What I don’t think people realize is that a severe lack of positive stories being told about abortion contributes heavily to that negative stigma.

Let me be clear — there’s nothing positive about being unexpectedly pregnant at 19. There’s nothing liberating about running water in the sink and bathtub so your housemates don’t hear you vomiting every morning. There’s nothing easy about avoiding your friends, family, schoolwork and hobbies for fear of anyone discovering your secret. Being pregnant was incredibly isolating and difficult for me, but I’ll forever be thankful for the support I received at the KGH Women’s Clinic.

My first interaction with the clinic was that phone call I made directly after taking an at-home test. I stared at those two pink lines as the woman on the line explained to me the next steps: I’d need to get a urine test at a walk-in clinic to confirm my results, then they’d set me up for an ultrasound.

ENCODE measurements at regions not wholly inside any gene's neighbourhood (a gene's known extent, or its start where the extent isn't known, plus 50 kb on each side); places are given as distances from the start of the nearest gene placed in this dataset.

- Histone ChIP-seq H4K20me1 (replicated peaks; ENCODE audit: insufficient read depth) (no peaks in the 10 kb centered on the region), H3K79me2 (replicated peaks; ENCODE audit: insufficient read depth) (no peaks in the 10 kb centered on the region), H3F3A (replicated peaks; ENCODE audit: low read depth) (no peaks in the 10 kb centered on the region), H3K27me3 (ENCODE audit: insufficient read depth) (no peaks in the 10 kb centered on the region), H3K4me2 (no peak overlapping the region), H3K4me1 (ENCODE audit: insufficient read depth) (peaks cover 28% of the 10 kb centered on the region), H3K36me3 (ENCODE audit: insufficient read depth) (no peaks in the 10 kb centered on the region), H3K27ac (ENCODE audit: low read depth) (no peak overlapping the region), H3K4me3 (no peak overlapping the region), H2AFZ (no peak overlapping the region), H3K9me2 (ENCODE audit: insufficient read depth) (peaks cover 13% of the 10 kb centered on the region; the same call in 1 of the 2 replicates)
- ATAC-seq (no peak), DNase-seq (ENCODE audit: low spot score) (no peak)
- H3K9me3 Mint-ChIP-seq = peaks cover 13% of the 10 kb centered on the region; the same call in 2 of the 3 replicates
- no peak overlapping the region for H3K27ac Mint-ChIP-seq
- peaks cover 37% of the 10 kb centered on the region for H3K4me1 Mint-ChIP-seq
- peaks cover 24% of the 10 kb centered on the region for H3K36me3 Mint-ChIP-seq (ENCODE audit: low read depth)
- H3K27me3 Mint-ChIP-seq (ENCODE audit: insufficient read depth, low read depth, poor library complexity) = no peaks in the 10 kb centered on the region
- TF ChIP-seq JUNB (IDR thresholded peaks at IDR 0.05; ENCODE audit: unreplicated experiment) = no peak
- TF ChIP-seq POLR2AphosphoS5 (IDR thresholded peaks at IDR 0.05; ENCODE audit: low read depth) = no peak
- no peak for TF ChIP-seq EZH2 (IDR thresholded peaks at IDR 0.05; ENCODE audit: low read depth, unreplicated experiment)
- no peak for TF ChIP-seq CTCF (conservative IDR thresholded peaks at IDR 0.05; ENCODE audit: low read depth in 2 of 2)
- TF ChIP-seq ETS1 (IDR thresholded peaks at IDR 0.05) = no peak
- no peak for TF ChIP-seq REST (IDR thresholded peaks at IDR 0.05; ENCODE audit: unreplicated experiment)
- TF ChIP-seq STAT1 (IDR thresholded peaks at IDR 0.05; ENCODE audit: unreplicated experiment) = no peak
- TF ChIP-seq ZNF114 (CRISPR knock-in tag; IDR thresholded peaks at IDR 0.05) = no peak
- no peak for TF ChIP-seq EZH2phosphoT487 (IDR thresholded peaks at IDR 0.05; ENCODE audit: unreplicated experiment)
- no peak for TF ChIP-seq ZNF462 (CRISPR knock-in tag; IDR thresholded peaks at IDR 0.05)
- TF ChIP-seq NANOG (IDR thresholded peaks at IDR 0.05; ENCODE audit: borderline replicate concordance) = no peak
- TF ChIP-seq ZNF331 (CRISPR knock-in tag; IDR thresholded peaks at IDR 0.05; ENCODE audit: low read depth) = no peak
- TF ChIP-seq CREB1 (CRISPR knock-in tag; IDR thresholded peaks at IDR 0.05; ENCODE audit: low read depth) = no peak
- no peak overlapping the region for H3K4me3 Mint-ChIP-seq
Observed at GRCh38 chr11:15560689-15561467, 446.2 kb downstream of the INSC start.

I learned that oftentimes, the reason you have to wait many weeks for an appointment is because you need to be seven weeks along to receive a surgical abortion at the KGH. As such, they book your ultrasound for around the seven-week mark to confirm you’re ready for the procedure. This process has very little to do with administrative backup and everything to do with proper medical practice.

However, since I had my surgery, medical abortions have now become available at the KGH meaning women can have abortions earlier than the seven-week mark through the prescription of abortion pills.

I was nervous when I heard I had to wait about five more weeks to get an ultrasound before I could even confirm my appointment, but I certainly understood that my mistake wasn’t the kind that could be resolved with a snap of my fingers. I was simply grateful to know I was being taken care of eventually, to know that I was one of the lucky women who lived within walking distance of an abortion clinic.

Like I said, the weeks that followed that at-home pregnancy test were some of the darkest of my life. I internalized the negative stigma so prevalent in society and in my Catholic community. I struggled mentally and spiritually, but also physically as I experienced early pregnancy symptoms of morning sickness, cramping, fatigue, dizziness, soreness and more.

After completing my ultrasound, I was called later that same day to book my abortion for only five days later. As much as I wanted the procedure to be over so I could put this incident behind me, I dreaded the surgery.